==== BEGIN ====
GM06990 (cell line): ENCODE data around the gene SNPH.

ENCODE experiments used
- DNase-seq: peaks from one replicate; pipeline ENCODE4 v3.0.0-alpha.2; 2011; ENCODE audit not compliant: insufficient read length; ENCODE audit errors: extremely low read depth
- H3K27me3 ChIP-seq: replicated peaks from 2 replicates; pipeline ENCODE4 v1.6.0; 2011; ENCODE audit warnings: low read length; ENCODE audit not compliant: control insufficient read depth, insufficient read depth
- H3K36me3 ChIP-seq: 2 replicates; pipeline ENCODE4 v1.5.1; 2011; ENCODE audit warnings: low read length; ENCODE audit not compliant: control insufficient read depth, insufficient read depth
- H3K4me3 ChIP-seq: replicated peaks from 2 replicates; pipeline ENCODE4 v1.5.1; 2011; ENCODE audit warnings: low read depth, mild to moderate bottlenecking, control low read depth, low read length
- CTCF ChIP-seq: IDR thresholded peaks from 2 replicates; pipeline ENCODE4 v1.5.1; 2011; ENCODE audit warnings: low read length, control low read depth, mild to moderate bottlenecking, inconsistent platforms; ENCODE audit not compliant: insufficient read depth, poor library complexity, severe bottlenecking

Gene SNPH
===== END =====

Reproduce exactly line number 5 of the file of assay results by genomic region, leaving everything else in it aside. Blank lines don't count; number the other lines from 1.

- H3K36me3 ChIP-seq: 2 replicates; pipeline ENCODE4 v1.5.1; 2011; ENCODE audit warnings: low read length; ENCODE audit not compliant: control insufficient read depth, insufficient read depth